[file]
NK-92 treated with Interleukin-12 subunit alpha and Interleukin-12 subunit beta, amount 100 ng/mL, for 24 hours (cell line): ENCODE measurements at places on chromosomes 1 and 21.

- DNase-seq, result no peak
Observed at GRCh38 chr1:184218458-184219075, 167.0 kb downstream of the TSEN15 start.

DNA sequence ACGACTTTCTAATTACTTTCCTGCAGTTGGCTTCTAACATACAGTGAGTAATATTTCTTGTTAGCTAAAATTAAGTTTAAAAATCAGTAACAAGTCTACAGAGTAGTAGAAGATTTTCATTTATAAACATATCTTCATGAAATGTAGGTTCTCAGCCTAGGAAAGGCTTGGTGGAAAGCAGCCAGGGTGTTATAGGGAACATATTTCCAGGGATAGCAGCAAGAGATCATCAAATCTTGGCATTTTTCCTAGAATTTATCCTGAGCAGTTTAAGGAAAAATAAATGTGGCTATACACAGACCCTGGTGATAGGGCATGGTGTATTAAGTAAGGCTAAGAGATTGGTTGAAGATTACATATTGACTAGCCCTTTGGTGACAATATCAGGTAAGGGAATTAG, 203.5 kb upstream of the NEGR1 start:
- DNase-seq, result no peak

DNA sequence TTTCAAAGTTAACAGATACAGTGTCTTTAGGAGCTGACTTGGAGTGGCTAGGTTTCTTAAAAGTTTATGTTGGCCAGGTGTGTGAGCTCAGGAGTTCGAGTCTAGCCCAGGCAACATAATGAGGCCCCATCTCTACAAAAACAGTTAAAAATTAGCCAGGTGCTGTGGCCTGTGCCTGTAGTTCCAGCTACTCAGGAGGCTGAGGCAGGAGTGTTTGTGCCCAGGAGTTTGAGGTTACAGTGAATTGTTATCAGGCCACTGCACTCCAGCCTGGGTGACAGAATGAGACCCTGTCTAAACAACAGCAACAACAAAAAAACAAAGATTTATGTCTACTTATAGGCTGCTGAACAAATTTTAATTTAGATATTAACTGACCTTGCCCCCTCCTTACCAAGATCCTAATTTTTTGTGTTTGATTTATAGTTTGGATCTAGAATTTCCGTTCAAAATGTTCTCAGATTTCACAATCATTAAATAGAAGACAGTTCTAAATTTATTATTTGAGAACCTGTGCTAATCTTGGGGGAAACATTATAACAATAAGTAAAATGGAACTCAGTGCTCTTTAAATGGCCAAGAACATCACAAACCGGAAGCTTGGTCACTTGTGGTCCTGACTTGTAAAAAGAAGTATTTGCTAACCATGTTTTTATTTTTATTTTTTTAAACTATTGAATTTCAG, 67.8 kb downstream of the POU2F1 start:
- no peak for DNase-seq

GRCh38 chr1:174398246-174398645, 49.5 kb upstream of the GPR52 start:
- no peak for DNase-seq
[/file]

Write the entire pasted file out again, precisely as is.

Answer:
NK-92 treated with Interleukin-12 subunit alpha and Interleukin-12 subunit beta, amount 100 ng/mL, for 24 hours (cell line): ENCODE measurements at places on chromosomes 1 and 21.

- DNase-seq, result no peak
Observed at GRCh38 chr1:184218458-184219075, 167.0 kb downstream of the TSEN15 start.

DNA sequence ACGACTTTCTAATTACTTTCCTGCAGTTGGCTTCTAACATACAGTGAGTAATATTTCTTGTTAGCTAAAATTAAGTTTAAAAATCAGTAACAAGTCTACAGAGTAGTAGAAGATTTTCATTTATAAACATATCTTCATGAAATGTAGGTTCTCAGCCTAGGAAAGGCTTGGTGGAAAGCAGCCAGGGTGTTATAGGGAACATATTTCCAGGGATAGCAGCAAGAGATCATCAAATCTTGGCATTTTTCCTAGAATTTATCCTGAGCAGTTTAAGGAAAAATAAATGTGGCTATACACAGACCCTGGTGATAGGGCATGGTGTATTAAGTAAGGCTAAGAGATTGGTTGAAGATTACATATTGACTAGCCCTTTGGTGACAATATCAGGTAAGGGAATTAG, 203.5 kb upstream of the NEGR1 start:
- DNase-seq, result no peak

DNA sequence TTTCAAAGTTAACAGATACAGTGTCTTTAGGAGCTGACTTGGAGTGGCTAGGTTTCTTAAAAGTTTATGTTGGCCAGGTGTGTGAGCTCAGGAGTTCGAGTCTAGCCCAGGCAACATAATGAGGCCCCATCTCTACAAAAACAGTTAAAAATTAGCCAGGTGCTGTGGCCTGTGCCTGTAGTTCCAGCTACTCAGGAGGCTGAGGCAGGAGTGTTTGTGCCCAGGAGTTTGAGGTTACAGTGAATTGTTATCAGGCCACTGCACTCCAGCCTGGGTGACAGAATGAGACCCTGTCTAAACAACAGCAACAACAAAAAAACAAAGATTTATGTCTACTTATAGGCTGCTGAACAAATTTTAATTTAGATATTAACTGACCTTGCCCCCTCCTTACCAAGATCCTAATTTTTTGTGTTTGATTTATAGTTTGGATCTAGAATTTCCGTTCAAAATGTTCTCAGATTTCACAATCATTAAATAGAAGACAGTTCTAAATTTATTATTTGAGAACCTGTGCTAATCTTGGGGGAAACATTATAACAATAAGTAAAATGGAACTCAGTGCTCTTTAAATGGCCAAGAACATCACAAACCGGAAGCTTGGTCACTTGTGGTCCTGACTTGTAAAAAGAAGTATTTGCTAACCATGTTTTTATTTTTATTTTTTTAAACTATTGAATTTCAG, 67.8 kb downstream of the POU2F1 start:
- no peak for DNase-seq

GRCh38 chr1:174398246-174398645, 49.5 kb upstream of the GPR52 start:
- no peak for DNase-seq